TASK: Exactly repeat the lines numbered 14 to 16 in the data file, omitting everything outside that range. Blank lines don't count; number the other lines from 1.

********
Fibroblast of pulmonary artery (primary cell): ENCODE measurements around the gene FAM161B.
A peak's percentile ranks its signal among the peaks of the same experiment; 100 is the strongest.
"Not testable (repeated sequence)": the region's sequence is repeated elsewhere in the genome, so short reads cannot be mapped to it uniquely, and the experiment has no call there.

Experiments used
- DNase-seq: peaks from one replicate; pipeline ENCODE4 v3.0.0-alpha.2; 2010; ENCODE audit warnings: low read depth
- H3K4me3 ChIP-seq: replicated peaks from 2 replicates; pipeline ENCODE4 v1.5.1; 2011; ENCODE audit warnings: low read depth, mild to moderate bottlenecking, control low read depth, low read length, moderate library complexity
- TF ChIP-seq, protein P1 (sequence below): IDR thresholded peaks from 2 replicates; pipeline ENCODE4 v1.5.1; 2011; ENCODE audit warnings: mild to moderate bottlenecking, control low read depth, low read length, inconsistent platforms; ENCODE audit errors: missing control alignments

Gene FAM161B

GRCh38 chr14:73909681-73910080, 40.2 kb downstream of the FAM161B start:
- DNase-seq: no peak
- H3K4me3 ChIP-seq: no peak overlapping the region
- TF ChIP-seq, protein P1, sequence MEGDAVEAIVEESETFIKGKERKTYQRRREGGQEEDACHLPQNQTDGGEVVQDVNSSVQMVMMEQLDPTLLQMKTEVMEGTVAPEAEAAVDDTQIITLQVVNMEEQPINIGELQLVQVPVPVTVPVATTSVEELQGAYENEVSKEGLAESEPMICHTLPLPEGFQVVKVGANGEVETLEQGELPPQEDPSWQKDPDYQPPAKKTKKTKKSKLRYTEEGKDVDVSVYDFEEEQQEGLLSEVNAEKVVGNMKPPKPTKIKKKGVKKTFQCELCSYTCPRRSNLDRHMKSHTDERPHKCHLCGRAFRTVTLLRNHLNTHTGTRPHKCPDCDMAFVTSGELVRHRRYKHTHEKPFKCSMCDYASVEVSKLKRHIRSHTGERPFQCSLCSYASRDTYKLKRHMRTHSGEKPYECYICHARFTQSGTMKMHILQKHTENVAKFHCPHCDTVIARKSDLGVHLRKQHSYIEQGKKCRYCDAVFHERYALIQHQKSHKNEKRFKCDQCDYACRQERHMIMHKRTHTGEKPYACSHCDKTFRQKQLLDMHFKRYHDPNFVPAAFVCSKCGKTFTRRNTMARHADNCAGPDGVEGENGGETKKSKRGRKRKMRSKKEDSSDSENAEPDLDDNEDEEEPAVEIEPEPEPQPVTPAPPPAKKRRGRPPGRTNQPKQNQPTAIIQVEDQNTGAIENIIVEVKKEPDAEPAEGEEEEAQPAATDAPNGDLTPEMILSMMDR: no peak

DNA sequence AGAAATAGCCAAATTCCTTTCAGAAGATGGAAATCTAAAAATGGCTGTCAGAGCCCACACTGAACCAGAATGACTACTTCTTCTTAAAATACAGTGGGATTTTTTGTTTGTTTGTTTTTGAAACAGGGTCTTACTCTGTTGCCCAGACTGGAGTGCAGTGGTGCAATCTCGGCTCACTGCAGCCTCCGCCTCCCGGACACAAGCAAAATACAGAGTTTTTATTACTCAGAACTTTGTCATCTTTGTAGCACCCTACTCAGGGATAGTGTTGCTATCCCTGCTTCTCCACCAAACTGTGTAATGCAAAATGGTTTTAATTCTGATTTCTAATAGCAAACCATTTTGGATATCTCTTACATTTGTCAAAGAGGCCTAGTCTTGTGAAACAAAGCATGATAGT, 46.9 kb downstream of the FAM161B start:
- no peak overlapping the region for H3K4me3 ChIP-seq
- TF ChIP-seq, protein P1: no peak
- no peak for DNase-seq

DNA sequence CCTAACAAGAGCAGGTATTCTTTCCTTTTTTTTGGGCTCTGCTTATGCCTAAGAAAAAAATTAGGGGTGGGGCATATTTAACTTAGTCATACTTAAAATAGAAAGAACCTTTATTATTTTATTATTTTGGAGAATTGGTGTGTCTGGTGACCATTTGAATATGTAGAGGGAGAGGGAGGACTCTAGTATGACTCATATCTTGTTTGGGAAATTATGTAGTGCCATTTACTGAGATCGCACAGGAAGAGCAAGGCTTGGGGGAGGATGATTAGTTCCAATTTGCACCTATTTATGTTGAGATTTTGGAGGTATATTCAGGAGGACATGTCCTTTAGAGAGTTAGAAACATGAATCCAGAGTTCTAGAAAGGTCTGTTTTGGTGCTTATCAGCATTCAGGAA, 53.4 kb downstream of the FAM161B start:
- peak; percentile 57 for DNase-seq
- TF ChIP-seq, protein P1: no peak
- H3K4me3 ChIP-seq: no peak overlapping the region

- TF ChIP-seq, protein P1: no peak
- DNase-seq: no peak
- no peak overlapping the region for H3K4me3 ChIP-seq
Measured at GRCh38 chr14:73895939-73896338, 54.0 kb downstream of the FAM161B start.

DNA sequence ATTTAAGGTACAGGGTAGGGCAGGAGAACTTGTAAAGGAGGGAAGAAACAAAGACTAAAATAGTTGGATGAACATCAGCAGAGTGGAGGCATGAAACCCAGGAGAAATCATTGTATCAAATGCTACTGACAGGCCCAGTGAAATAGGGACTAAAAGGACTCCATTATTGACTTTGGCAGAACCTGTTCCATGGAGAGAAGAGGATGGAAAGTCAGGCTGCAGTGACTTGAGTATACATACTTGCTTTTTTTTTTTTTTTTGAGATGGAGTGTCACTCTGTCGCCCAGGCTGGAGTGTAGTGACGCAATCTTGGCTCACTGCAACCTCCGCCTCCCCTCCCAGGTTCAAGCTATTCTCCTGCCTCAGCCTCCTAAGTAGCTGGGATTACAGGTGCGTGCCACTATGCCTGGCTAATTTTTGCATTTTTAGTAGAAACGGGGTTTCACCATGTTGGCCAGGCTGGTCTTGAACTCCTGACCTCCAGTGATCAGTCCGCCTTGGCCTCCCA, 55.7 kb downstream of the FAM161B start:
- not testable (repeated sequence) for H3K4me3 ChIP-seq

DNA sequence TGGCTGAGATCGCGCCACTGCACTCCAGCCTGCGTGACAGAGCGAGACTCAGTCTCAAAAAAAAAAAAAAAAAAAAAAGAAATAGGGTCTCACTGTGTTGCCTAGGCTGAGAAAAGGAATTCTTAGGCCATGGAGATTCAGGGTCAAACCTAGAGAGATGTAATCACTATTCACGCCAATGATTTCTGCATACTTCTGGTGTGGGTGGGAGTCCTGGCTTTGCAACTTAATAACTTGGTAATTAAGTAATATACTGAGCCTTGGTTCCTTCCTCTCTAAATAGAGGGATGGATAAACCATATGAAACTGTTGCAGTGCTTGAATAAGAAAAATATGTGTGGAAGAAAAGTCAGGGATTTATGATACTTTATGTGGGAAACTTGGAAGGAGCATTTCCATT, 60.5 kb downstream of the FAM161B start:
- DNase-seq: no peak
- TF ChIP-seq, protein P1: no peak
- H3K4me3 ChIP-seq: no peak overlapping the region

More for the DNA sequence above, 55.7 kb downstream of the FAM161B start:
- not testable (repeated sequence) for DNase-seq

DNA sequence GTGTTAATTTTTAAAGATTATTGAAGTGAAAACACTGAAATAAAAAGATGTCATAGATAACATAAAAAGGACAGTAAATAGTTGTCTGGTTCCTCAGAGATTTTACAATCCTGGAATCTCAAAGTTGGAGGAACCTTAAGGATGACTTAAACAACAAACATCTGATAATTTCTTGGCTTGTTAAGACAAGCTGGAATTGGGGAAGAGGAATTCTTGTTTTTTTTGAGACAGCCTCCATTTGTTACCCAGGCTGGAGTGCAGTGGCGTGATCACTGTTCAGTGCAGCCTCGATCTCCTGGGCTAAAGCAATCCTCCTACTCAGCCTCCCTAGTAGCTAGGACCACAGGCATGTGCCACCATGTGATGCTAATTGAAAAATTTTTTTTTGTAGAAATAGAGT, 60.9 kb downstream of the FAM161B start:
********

- no peak overlapping the region for H3K4me3 ChIP-seq
- TF ChIP-seq, protein P1: no peak
- no peak for DNase-seq